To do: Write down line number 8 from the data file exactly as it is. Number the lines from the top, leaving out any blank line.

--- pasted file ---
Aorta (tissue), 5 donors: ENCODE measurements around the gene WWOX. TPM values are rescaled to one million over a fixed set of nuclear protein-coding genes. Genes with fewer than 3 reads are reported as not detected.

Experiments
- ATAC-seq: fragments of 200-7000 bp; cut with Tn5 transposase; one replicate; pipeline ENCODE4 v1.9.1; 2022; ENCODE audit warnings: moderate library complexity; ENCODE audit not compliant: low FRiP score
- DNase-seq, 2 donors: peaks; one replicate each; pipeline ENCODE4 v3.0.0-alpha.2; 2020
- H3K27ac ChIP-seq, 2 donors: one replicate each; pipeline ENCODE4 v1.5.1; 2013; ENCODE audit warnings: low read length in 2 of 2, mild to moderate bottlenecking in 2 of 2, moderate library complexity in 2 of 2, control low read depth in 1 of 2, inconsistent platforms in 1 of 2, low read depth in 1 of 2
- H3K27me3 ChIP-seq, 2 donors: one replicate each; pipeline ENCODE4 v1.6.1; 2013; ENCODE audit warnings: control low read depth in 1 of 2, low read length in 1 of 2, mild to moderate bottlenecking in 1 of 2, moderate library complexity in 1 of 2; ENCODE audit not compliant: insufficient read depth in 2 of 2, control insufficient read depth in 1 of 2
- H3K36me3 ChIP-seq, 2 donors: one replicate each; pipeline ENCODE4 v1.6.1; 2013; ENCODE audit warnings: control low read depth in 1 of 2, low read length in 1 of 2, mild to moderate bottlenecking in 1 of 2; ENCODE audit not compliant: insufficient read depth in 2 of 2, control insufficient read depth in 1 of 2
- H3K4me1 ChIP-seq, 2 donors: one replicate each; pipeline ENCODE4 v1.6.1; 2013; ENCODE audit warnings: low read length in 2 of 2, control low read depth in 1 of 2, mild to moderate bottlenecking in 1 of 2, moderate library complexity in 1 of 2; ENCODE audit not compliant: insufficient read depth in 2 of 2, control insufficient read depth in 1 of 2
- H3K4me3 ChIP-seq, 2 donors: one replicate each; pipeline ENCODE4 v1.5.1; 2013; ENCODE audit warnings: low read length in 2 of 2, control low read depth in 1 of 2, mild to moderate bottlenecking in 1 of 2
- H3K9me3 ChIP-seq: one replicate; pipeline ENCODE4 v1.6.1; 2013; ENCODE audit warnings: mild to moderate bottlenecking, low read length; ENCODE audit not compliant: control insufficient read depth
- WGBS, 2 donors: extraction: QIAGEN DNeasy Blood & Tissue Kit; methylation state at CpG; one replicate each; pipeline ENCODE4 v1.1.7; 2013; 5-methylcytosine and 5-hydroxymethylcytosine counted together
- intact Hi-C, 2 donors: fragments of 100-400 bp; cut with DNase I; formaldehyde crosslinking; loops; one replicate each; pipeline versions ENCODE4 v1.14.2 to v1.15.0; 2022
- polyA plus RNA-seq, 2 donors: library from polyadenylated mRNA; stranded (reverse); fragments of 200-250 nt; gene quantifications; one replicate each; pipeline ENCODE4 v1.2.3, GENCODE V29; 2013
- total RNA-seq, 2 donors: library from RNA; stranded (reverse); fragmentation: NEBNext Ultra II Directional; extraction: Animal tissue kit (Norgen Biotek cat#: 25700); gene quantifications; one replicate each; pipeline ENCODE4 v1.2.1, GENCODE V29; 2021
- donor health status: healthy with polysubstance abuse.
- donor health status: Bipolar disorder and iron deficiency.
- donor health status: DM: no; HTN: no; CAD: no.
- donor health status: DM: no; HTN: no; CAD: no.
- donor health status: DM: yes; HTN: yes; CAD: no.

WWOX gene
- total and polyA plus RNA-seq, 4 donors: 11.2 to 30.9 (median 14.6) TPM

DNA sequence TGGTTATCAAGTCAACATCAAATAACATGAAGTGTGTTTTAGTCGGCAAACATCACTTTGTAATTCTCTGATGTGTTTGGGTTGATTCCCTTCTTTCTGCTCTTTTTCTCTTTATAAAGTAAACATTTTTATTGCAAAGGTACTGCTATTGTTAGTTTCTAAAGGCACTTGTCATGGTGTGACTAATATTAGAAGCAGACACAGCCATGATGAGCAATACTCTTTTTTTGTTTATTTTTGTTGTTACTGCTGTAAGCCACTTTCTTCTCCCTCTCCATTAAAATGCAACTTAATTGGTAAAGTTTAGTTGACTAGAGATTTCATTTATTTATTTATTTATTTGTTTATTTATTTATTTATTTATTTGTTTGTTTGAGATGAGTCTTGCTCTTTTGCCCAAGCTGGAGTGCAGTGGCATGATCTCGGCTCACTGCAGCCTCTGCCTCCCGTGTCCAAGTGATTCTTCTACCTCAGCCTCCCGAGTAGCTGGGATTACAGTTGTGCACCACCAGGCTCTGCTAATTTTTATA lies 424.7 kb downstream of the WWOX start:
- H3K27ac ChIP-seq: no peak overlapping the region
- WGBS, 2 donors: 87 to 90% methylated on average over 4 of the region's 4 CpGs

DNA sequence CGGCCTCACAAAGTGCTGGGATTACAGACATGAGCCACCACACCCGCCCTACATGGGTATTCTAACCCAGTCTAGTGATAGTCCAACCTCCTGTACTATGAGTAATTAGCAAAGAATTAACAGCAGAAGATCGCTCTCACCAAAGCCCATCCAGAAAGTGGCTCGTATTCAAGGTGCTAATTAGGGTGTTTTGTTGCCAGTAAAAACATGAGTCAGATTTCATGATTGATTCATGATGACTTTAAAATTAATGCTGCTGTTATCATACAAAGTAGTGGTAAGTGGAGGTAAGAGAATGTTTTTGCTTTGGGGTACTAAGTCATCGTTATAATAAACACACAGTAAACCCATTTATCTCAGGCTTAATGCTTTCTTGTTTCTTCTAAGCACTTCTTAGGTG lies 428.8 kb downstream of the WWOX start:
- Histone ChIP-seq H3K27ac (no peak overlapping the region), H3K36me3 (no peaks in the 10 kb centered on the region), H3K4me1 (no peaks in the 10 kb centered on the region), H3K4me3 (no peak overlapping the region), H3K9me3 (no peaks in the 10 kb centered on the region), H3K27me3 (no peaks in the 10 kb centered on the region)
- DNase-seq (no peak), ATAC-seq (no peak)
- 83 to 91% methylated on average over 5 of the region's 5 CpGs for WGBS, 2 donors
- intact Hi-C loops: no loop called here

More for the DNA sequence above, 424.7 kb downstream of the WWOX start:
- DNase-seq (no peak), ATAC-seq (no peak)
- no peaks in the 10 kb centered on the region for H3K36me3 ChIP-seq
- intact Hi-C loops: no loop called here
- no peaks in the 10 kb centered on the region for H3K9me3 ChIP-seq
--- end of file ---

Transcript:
- H3K4me1 ChIP-seq, 2 donors: one replicate each; pipeline ENCODE4 v1.6.1; 2013; ENCODE audit warnings: low read length in 2 of 2, control low read depth in 1 of 2, mild to moderate bottlenecking in 1 of 2, moderate library complexity in 1 of 2; ENCODE audit not compliant: insufficient read depth in 2 of 2, control insufficient read depth in 1 of 2